Last week was the absolute straw that broke the camel's back. The forecasters were sure that we'd have snow. Nice amounts of snow for this area. It wasn't a question of "if", it was a question of "how much". Bet you can guess how much we got. Nothing. Not a thing. Zip. The forecasters scurried about and published elaborate explanations as to why the "can't miss" snow missed, but their real reason for such hurried explanations was clear. They were concerned that the numerous disappointed residents of the state would revolt and storm the television and radio studios, demanding that someone, somewhere attain god status and accurately predict the weather.

I thought I was over my disappointment. I thought I was finally able to accept the bald truth. I live in an area that just doesn't get much snow. There. I've said it. The days of my youth spent in ice skates and on sleds are not going to be duplicated by my own children. Hot chocolate with marshmallows drank while your nose is red and your fingers begin to tingle as they warm up is just a nice story for my children. I've bravely opted to pretend that I like seeing all this green in January. Just as I felt secure in my acceptance, they did it again. They're calling for snow again on Tuesday. Ha. Yeah right. Sure. It'll happen. They won't get me to hope again. I'm rock solid.

Maybe though, just in case, I ought to make sure we have enough hot chocolate in the house . . .

Monday, January 01, 2007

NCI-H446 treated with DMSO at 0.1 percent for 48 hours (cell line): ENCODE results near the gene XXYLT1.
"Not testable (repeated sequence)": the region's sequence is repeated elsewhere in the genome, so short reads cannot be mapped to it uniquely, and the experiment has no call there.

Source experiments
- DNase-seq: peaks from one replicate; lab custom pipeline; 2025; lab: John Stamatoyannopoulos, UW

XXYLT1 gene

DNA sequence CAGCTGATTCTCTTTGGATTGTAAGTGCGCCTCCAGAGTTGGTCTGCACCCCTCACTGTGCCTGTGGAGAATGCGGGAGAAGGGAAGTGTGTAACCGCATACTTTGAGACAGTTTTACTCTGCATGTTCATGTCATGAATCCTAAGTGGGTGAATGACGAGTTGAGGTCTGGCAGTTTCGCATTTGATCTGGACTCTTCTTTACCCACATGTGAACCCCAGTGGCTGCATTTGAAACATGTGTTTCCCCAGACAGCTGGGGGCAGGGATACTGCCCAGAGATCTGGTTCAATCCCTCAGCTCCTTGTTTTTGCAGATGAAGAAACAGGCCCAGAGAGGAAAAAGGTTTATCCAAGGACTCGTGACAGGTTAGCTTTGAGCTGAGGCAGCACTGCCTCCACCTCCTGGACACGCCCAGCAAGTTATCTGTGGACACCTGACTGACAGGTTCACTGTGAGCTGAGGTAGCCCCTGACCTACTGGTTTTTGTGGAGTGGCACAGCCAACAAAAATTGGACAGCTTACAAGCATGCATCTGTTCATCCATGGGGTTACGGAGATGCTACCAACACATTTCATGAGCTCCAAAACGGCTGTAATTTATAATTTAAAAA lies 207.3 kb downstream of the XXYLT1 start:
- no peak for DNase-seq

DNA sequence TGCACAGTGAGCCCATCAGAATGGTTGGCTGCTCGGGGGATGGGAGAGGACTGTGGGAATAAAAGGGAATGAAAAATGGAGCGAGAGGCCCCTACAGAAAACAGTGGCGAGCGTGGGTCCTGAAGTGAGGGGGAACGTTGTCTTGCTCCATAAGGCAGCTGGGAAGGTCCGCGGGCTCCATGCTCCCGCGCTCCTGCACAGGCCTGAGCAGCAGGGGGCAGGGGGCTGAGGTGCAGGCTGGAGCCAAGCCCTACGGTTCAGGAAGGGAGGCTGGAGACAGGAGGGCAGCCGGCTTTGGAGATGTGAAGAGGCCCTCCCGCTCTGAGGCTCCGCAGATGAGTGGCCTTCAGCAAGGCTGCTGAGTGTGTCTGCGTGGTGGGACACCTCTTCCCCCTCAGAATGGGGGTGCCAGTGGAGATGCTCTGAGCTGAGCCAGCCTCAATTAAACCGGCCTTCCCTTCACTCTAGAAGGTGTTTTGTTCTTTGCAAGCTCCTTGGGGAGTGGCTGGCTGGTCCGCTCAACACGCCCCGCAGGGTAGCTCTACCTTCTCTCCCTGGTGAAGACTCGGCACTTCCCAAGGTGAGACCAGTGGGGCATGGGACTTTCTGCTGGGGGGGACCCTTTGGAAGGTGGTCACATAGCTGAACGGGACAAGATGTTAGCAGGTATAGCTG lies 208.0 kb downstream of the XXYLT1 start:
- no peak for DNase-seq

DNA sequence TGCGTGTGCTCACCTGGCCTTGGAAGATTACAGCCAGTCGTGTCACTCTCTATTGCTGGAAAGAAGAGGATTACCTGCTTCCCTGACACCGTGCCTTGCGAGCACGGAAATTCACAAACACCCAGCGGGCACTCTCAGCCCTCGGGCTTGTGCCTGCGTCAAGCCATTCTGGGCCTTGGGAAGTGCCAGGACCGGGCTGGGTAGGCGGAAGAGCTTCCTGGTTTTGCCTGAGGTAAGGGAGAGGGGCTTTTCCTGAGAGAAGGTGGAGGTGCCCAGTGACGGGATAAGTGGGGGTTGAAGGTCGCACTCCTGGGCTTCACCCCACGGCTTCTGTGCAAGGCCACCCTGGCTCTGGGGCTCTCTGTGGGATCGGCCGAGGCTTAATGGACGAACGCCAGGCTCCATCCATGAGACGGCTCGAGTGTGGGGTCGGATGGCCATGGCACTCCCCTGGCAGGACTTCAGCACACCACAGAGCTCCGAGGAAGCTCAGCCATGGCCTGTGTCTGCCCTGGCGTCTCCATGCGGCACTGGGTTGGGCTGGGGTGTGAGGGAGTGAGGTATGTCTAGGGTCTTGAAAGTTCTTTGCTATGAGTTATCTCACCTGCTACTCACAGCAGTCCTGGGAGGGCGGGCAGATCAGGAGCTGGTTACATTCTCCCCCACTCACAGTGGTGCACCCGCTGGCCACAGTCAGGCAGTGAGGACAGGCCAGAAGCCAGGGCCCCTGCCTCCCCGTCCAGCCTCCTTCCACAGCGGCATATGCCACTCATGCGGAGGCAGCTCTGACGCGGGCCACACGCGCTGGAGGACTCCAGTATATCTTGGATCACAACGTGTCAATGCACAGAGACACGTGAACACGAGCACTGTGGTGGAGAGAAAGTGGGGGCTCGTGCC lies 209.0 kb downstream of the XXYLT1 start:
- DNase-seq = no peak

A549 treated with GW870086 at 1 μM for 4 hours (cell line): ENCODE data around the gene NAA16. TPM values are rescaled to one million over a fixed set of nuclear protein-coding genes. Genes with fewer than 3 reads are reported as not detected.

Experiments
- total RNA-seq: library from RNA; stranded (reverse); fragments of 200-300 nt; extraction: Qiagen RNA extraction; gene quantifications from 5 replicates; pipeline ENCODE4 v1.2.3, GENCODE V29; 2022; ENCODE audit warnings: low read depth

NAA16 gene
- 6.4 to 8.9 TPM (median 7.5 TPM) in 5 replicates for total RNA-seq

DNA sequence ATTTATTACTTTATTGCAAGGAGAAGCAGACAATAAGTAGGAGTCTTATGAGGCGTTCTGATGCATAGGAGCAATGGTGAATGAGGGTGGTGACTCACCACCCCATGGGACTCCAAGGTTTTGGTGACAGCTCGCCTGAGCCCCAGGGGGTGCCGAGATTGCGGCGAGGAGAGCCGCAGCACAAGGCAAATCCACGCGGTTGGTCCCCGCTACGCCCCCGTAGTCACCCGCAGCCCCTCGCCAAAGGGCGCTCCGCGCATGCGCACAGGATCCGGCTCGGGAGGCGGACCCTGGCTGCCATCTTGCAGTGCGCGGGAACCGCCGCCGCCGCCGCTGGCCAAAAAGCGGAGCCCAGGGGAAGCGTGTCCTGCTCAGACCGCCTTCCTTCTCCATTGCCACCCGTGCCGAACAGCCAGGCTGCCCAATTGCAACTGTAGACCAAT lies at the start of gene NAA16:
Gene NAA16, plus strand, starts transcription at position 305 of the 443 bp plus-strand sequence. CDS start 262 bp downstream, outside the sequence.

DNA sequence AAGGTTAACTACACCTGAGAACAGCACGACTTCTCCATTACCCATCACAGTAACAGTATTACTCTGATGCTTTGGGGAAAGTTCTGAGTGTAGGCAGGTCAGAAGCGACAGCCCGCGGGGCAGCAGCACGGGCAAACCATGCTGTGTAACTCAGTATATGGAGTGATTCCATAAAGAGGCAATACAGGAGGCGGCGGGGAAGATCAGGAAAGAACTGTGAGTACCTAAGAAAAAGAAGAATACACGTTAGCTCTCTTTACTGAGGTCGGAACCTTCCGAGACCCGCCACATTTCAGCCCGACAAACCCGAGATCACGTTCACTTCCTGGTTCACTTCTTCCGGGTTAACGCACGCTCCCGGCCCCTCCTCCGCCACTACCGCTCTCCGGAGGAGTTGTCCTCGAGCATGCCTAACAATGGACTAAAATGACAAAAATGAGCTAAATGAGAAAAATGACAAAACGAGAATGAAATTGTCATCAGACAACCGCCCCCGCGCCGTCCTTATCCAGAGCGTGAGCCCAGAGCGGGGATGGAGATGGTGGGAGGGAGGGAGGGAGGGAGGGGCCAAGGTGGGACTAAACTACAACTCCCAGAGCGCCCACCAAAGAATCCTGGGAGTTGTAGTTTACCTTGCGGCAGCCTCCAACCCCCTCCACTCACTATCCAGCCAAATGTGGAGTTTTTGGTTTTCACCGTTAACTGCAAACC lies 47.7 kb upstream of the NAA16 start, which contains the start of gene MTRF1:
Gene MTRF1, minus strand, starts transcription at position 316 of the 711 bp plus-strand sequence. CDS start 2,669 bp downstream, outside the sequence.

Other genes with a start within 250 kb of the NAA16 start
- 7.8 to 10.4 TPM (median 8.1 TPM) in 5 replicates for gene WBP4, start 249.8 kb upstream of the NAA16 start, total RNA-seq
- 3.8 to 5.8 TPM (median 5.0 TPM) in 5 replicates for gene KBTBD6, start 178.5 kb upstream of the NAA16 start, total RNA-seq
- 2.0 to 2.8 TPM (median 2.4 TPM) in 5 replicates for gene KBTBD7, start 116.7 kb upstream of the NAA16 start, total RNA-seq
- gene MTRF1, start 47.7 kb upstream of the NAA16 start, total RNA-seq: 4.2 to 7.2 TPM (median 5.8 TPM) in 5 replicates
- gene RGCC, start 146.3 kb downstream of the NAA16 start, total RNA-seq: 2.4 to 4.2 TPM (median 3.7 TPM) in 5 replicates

Remembrances of Times Past
What I Learned Over Christmas Vacation

1. Waiting until Christmas week to make Christmas treats (so they are nice and fresh naturally) is a recipe for a nervous breakdown. A breakdown with lots of tasty, fresh nibbles, but a breakdown nonetheless.

2. Nearly 10 yr. old child + American Girl requests = serious expenses.

3. Golden Retrievers never mature - no matter what the breeder tells you.

4. Blown glass ornaments are no match for a 4 yr. old "mature" Golden Retriever.

5. Elderly, portly cats often are displeased when baby cats come to visit and endeavor to show their displeasure in unpleasant ways.

6. Smoking chimneys need firefighters' attention.

7. Children, adult or not, who live in houses with smoking chimneys scare mothers.

8. Origami ornament kits meant to be made with nearly 10 yr. old child as gifts for the family that say "8 and up with supervision - 10 and up alone" lie.

9. Viewing A Christmas Story for the umpteenth time still makes me happy. Watching it with the nearly 10 year old baby of the family (who you know is taking notes on how to be precocious) for the first time is more than a bit terrifying. I'm expecting to be "triple dog dared" any day now on some consequence I've given.

10. East, West, Home is Best - especially one de-Christmased and clean!